On sep 10th 2017 Ed Simons conducted Samuel Barbers Adagio For Strings at a 9/11 remembrance concert at the Grace Episcopal Church in Nyack, New York. This made him, at 100, the oldest working conductor in the world. Ed just passed away a few days ago at 101. I had the honor, though the import would have escaped me at the time, of spending a half hour in his presence.
It was in the winter of 1955, and Benny our school bus driver had just unexpectedly deposited the kids on the bus at Skyview Acres a neighborhood several miles from my home.
“Find an adult who is home then call your parents. It’s too dangerous to drive you any further,” he said.
It was a good call on his part. There had been a brief but fierce storm while we were in school and the roads were covered with at least half an inch of slick, polished ice. He was struggling to keep the bus under control.
My memory of what happened next is as clear as the ice was that day! Auggie Sabini and I took turns using his violin case as a sled. The fun really began when we got to the hill that led to his neighbor Ed’s. We were sledding on our way to Auggie’s violin lesson. (I’ve just called Auggie to fill in a few details. He reminded me that Ed’s dog would crawl under the piano and put his paws over his ears when he played. This is how I met Ed Simons.
Ed played the violin for 91 years. He says he was listening and moving to music even longer than his 101 year span because he first heard music while still in his mother’s belly. Auggie has now been playing the saxophone for over sixty years. It’s been 33 years since I walked into a club in Nyack where Awful Auggie and the A.Gs were blowing their gritty rhythm and blues and I met and had my first dance with my wife Liz.
Time passes and the music goes on. When she was about four, our granddaughter heard the sandhill cranes trumpeting down by the Rio Grande, here in Corrales, New Mexico and remarked, “That sounds like music to me.” Now she’s seven, loves her music lessons, and hears music everywhere. Her dog does NOT cover it’s ears when she plays!)
In music there is something called the long line; in theater it’s called the spine. (propelling the characters in life liI call it the Through Line…a running thread connecting one’s passages, enduring passions and purposes. Think back to your childhood enthusiasms and wherever life has taken you, you’re likely to find that through line, even if it seems tenuous at the moment.
Fortunate ones like Ed Simons find their through line early and follow it without interruption from beginning to end. Maybe it’s something about the call of music. Pablo Casals, the legendary cellist and humanitarian was still practicing five hours a day into his 90’s. When asked why, he famously replied, “Because I’m beginning to sense a little improvement!”
What hasn’t been improving for me is my hearing. About a year ago I was lying in bed one summer night and a cricket’s chirping was driving me crazy. I sleep on my side, and noticed that when I flipped over the sound of the cricket disappeared. Thank you cricket for sending me to the audiologist for my diagnosis of asymmetrical hearing loss! With my new hearing aids I now hear birdsong on my forest rambles that I’d been completely oblivious to.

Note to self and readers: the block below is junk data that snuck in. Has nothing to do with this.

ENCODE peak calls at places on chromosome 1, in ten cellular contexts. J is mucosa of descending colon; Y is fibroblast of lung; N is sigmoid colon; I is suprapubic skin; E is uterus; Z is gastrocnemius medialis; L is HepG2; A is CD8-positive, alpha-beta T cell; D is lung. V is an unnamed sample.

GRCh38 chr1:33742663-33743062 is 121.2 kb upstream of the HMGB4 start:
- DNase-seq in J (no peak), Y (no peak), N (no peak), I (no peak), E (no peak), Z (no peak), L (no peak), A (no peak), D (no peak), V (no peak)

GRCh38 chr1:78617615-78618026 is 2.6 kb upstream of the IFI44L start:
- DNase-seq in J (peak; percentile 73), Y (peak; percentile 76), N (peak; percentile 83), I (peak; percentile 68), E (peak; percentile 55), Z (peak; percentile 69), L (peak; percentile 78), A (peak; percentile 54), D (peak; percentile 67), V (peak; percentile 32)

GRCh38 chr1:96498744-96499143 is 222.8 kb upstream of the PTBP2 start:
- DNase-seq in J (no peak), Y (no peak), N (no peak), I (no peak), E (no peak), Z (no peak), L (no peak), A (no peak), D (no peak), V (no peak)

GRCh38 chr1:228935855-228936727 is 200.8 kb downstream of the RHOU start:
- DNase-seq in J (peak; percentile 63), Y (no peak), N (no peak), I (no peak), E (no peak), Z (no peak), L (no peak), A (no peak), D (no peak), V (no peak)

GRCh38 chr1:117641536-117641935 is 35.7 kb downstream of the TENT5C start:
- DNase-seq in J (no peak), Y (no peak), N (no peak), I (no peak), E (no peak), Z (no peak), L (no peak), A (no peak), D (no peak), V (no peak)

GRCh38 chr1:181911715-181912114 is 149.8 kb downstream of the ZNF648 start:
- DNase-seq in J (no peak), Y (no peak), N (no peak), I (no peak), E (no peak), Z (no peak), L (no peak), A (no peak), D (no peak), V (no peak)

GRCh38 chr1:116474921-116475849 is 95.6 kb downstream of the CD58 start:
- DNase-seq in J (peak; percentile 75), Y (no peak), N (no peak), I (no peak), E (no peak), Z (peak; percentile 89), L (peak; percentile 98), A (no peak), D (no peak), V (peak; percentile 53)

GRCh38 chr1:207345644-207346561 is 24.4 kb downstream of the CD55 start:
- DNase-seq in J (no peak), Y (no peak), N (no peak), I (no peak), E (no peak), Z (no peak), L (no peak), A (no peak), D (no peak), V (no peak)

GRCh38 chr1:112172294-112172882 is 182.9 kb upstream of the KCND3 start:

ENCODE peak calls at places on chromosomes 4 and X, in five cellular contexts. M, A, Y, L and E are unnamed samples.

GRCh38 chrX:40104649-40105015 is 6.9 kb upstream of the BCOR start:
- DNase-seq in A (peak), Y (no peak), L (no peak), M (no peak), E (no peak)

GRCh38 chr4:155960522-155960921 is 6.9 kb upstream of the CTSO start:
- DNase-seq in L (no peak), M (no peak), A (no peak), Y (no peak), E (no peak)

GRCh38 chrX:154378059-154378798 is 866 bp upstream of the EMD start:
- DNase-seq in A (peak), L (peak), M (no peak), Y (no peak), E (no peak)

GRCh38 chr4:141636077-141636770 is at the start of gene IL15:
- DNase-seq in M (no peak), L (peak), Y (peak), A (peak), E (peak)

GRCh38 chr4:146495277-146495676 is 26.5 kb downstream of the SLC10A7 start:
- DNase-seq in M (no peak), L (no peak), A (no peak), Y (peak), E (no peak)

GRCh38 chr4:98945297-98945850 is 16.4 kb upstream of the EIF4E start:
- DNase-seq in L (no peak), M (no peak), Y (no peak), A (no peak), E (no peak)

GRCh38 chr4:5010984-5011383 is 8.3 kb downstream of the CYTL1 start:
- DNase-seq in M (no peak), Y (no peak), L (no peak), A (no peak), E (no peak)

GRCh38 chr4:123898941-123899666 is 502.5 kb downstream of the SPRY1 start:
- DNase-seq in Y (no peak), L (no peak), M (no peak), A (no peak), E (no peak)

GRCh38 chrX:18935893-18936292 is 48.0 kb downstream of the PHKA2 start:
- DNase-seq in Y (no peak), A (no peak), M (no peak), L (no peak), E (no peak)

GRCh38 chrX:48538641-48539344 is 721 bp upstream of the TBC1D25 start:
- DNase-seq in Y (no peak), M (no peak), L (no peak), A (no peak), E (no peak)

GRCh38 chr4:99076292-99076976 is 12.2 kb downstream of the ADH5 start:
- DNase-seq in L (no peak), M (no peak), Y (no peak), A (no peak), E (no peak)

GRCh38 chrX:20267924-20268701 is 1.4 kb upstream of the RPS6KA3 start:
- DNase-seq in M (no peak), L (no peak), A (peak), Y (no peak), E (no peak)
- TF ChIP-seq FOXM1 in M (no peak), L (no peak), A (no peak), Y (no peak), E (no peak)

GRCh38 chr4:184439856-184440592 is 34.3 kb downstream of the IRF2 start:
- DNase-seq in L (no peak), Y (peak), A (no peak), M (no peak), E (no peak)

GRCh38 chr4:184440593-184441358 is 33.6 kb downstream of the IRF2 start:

Connecting my world with stories is my through line, so this brings me to two short tales for this week’s offering.
The first, is one that has long been circulating in storytelling realms. I heard it from
teller Rona Leventhal.
Two friends were walking the noisy and bustling streets of New York, when one suddenly stopped and asked,
“ Did you hear it? Did you hear that cricket?”
“ That’s not possible,” said the other. How can anyone hear a cricket about all this noise?”
The one friend, led the other halfway down the block to a cement planter with a tree in it, and sure enough, found a cricket chirping happily among a few fallen leaves.
“ So,” asked the other, “What’s the secret of this superhuman hearing of yours?”
“No secret at all! Watch this.” The woman reached into her purse, pulled out a few coins then threw them on the sidewalk. Instantly a dozen people turned to see where the sound of the money was coming from.
“See,” she said, “It’s all a matter of what you’re listening for.”
In my last week’s post, I introduced Nasruddin, the wise fool of the Middle East. Permit me one more of his stories.
One day Nasruddin’s wife entered the house to find him playing the Kemenche, a three stringed instrument. He kept playing the same one string, and the same note, over and over and over again. This went on for hours, until finally his wife couldn’t take it any longer. She tried to be diplomatic. “Dear husband,” she said, “Do you know that when some musicians play the Kemenche, they sometimes play notes that are higher, and sometimes play notes that are lower than the one you have been playing over and over and over…”
“Of course I know!” he interrupted. “That’s because they are trying to find this note… this one I am playing.”
Oscar Wilde famously said, “ Be yourself, everyone else is taken.” Perhaps amidst the noise of our daily preoccupations, we all have our own one note deep at our core, and a through line as well. Learning to listen for it, to hear it, tune to it, and dance to ranks high on the art of living. Me? I’m beginning to sense a little improvement!
It was hearing about Ed Simon’s passing that sparked this chain of thought and stories for me, so I’ll close with thanks to Ed for his long lifetime of bringing the joy of music to so many people. Bravo Maestro for such a long life, so well lived.
Photo Credit: Pixabay